When you think of pitchers per plate appearance (P/PA), the first player who generally comes to mind is Kevin Youkilis, right? Well, even Youkilis has admitted that early in his career, he was indeed too passive. For example, he led the league in P/PA in 2006 at a stunning 4.43, but slugged just .429. Two years later, in what was perhaps his best season, Youkilis saw his P/PA fall to 4.02 – just 18th in the league – but slugged .569 and actually posted a higher OBP as well.

That’s a specific and extreme case, but the point remains: P/PA is not the end-all, be-all of patience at the plate, and power hitters especially need to maintain a certain level of aggressiveness to drive balls they think they can get to very far away.

None of this, of course, is to suggest that Middlebrooks doesn’t have some work to do when it comes to getting on base. He posted fairly pedestrian OBPs in A+ in 2010 and across several levels in 2011, and his .325 mark in the majors last year was decent, but also driven by a .335 BABIP. (Yes, Normandin’s piece makes the argument that Middlebrooks’ high OBPs in the minors will portend similar MLB results, but I have more reservations.)

It was obvious to the naked eye that Middlebrooks struggled with breaking pitches at points in 2012, and statistical evidence supports that he had trouble with sliders and changeups, albeit in a limited sample. He was plagued by questions surrounding his approach and hit tool all throughout his career as a prospect, and while his 2012 season should be viewed as a positive by any measure, they didn’t necessarily quell those concerns.

If you look at three projections for the upcoming season, it’s clear that Middlebrooks’ approach is a concern to many.

System

K%

BB%

PA

AVG

OBP

SLG

HR

PECOTA

-

-

590

.258

.298

.450

25

Bill James

22.5

5.0

565

.277

.316

.490

29

Oliver

25.2

6.6

484

.265

.318

.479

22

Bill James is notoriously optimistic in his player predictions, but I have to admit that’s more along the lines of what I’m expecting from Middlebrooks in 2013, albeit perhaps with a bit less power (especially given the wrist injury). The PECOTA projection is particularly harsh, and it seems hard to believe that Middlebrooks won’t get on base at at least a .300 clip. That’s not to say the PECOTA outcome is unfathomable, but rather than based on what I know of and have seen from Middlebrooks, I think he’ll be able to adjust enough to keep his OBP out of the embarrassing range.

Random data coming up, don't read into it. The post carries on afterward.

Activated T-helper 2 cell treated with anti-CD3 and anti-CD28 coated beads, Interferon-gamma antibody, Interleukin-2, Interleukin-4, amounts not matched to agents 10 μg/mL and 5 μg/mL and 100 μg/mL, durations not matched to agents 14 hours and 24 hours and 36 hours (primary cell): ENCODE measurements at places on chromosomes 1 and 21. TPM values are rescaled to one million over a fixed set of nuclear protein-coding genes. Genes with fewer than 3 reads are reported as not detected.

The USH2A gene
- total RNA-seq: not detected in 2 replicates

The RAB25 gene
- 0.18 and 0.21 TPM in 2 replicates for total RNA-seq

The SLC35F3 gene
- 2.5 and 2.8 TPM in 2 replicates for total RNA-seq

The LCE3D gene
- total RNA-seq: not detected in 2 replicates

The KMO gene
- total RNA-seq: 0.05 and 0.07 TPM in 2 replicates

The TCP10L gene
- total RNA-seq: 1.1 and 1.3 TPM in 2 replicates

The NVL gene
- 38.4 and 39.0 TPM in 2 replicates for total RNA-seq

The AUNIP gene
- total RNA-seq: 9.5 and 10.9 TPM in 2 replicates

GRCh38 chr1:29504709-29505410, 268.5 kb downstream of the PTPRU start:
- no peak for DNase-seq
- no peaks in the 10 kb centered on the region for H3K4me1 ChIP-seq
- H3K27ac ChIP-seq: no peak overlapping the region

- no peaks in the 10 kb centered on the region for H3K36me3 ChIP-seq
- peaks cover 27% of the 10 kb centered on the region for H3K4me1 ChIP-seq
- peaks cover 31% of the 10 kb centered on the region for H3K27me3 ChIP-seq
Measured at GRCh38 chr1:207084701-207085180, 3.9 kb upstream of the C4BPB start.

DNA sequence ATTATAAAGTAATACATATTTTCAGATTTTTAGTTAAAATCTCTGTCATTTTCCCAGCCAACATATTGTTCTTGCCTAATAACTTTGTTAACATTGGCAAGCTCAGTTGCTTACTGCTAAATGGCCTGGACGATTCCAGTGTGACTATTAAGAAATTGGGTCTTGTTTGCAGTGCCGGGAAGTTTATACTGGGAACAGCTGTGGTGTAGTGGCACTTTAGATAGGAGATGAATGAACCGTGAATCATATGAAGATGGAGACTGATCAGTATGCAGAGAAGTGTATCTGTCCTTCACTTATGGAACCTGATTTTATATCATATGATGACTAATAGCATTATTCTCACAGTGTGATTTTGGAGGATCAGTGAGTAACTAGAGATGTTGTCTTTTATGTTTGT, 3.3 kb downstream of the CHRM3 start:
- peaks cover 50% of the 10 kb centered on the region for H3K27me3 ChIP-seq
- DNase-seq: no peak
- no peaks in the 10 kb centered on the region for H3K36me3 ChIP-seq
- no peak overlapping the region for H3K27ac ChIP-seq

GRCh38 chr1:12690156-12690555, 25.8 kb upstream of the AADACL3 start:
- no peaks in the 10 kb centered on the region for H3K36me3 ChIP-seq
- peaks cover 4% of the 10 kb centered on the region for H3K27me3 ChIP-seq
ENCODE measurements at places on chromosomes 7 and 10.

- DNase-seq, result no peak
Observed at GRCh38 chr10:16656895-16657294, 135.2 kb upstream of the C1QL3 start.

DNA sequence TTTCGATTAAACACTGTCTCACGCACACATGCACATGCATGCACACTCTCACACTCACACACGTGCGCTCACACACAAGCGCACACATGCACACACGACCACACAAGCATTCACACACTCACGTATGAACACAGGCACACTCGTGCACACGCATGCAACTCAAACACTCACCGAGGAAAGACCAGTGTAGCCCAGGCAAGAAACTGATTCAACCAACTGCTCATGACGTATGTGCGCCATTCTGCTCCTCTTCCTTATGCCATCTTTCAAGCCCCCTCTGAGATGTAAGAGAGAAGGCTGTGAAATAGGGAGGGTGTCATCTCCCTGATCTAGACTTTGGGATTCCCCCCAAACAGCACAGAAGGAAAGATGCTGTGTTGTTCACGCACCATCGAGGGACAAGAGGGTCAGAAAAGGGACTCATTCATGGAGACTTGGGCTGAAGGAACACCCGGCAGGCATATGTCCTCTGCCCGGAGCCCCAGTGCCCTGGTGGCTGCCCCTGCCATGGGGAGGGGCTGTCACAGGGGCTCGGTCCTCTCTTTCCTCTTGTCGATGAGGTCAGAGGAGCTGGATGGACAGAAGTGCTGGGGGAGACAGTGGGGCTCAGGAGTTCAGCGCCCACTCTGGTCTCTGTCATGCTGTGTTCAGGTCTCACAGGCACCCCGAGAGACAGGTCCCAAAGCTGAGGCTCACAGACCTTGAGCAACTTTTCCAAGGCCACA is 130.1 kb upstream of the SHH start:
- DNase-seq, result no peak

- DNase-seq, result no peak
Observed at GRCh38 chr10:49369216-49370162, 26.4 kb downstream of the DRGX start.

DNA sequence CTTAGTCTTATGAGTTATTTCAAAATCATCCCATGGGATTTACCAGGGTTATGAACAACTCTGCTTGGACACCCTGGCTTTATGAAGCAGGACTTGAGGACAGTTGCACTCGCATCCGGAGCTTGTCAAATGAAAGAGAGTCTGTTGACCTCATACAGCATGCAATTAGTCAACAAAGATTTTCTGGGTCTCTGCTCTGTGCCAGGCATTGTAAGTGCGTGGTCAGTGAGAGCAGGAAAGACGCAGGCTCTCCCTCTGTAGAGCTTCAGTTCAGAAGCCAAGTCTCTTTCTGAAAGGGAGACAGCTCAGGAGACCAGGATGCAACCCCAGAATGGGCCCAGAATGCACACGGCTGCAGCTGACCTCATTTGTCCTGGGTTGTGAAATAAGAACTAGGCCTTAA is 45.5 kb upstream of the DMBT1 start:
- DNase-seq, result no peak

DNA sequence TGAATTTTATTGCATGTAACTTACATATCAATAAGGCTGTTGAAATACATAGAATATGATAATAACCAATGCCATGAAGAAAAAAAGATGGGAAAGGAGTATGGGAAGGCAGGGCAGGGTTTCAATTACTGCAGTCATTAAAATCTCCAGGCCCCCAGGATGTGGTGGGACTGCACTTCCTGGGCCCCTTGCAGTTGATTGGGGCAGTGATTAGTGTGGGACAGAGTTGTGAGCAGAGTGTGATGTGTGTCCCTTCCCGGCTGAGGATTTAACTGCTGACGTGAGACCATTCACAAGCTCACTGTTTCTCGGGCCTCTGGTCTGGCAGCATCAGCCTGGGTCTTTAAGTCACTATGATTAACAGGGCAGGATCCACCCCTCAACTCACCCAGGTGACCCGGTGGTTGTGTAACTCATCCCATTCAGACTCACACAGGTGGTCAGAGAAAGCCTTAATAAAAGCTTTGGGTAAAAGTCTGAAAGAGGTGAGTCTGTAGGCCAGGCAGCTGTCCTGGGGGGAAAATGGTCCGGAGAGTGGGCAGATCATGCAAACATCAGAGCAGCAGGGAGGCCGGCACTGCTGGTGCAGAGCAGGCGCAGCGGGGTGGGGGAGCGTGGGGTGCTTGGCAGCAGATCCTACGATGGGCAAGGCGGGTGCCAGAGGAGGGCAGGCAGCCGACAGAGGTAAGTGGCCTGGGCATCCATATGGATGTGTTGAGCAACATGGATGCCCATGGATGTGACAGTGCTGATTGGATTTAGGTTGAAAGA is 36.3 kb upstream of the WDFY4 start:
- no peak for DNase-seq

Those expecting Middlebrooks to turn into a star may be disappointed, but for anyone keeping reasonable expectations for the 24-year-old, 2013 should be an exciting glimpse into the type of player we can expect Middlebrooks to be in the long run.

In all likelihood. he will always strike out too much and he’ll never be an OBP-machine, but he’ll be a consistently above average defensive third baseman, a threat to hit for 25 homers and an ideal No. 5 hitter for years to come.

And he won’t need to see 4.5 P/PA to do so.

Categories: Bill James Boston Red Sox Jarrod Saltalamacchia Kevin Youkilis Will Middlebrooks

Ben is a graduate of Boston University with a degree in journalism and a love of all things Red Sox and minor league baseball. He has experience writing for Baseball Prospectus, NESN, RotoExperts, BU Today and other sites, and typically serves as an in-house MiLB writer. An editor for a business website by day, Ben likes to grill, sample IPAs and re-read Faulkner novels by night. He is an unabashed J.D. Drew apologist with a deep-seated fear of middle relievers. Follow Ben on Twitter here.